one-time preparation of pharmaceutical preparations; and
importation with the consent of the patent holder.
Invalidity is not a direct defence to an infringement action in the commercial courts. A separate claim for invalidity must be brought before the Board of Patent Disputes (see Question 4).
The available remedies for patent infringement are primarily set out under Article 1252:
Recognition, that is, affirmation of the patent right.
A permanent injunction terminating the activities infringing the right.
Seizure of the infringing articles and devices used to manufacture them.
Publication of the decision concerning infringement identifying the parties.
A trade mark right can be obtained by:
Protection under international registration, under the WIPO Madrid Agreement and Protocol.
Official recognition of a trade mark as well-known.
A trade mark is a designation that serves to individualise goods of legal entities or individual entrepreneurs (Article 1477, Part IV, Civil Code). Therefore, a Russian or foreign owner of the trade mark can only be a legal entity or individual entrepreneur.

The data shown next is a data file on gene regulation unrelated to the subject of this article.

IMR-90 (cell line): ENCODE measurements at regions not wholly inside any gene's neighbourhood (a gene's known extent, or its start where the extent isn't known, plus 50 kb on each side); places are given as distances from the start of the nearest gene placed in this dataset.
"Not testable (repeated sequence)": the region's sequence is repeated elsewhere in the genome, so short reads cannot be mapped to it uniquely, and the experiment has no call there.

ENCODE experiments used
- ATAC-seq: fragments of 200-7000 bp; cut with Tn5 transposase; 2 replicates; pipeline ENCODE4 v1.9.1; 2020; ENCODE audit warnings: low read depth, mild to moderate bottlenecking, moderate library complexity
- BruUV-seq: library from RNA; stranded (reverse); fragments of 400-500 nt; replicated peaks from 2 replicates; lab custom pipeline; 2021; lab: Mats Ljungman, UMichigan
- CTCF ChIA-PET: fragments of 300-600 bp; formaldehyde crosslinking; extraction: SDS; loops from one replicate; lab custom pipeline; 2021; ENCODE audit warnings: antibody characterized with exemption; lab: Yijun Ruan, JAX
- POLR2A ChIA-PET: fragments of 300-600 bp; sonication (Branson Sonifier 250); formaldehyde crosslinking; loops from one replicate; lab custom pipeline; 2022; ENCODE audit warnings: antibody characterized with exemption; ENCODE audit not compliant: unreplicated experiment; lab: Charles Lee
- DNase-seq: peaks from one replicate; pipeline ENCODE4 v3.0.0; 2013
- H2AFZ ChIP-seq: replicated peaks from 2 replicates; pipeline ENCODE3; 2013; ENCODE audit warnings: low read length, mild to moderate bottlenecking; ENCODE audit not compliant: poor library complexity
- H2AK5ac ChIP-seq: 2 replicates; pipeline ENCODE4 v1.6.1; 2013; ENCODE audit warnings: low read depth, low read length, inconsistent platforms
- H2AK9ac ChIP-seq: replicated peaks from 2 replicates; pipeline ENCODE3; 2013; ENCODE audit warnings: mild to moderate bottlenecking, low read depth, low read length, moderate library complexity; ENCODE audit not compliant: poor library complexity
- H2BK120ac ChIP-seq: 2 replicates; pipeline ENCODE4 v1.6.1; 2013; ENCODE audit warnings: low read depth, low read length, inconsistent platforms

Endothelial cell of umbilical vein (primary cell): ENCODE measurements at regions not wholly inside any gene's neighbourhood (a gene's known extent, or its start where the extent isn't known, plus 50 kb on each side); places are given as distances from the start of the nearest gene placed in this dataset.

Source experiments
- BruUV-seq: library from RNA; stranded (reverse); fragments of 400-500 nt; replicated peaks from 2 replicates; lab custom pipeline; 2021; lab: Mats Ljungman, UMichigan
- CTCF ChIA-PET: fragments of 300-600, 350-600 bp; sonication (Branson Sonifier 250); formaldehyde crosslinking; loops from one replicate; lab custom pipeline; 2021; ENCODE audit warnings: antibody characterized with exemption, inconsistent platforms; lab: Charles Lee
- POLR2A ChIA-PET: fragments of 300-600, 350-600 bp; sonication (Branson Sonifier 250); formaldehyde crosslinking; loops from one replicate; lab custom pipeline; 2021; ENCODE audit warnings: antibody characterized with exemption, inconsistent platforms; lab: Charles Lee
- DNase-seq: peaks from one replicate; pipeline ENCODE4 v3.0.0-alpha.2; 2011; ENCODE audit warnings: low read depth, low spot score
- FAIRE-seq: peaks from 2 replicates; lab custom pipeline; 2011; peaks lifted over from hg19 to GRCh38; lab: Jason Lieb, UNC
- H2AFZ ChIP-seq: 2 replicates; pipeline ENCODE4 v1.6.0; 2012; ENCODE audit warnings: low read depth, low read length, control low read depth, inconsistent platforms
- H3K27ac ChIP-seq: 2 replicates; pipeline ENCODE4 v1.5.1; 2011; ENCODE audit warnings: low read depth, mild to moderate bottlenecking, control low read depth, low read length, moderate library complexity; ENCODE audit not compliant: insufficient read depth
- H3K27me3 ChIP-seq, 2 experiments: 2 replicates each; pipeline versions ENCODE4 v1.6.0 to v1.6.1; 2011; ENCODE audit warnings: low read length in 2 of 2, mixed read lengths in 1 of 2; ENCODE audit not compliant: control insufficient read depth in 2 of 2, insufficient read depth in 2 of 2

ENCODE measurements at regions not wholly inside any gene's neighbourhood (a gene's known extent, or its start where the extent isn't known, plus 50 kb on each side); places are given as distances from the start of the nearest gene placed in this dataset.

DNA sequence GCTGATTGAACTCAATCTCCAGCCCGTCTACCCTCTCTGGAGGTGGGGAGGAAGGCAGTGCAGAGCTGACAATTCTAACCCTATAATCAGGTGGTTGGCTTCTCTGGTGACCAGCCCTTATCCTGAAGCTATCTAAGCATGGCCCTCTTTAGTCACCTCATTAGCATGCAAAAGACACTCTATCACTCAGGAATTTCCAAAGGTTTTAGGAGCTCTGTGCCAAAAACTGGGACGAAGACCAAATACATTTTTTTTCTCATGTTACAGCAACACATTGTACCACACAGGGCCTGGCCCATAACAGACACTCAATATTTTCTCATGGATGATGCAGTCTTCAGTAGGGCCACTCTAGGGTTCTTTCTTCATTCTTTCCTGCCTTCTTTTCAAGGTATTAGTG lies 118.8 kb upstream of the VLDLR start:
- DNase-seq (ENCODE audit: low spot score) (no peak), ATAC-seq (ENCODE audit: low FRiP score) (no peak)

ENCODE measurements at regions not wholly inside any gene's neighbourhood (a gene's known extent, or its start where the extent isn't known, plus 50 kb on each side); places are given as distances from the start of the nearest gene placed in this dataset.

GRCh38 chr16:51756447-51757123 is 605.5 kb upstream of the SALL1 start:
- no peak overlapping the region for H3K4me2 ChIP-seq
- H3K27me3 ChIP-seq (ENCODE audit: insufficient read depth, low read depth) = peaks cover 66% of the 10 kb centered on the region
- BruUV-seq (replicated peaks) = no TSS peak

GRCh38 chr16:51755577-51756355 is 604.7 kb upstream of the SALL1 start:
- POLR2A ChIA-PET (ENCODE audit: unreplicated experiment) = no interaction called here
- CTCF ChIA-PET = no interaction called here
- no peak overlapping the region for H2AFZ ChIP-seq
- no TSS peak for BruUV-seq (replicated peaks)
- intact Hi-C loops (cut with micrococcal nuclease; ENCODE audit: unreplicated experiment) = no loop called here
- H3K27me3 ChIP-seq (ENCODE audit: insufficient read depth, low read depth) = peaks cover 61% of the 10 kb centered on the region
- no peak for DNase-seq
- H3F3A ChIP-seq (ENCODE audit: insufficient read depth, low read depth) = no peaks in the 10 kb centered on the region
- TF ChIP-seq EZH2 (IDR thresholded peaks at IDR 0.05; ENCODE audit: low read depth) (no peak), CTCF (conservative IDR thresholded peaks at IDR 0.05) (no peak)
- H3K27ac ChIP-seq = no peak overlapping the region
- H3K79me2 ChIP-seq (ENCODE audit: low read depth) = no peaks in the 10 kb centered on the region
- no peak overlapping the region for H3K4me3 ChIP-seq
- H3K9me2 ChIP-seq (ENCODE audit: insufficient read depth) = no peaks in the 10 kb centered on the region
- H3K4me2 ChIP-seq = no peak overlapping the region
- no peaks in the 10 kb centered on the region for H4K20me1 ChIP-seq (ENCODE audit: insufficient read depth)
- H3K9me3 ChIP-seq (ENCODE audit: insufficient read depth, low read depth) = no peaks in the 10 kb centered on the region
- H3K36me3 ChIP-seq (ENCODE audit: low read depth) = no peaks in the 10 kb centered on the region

A trade mark can be:
A word, image, a three-dimensional object and other forms or combinations of these forms.
Registered in any colour or in any colour-combination.
Service marks (that is indications serving to individualise work performed or services rendered) are protected in the same way as trade marks.
Rospatent can refuse to register a trade mark on a wide number of grounds set out in Article 1483 of the Civil Code. They are divided into three main categories:
Absolute grounds concerning, among others, lack of distinctiveness, for example, the designations are not distinctive or have come into general usage as designations for goods of a certain kind.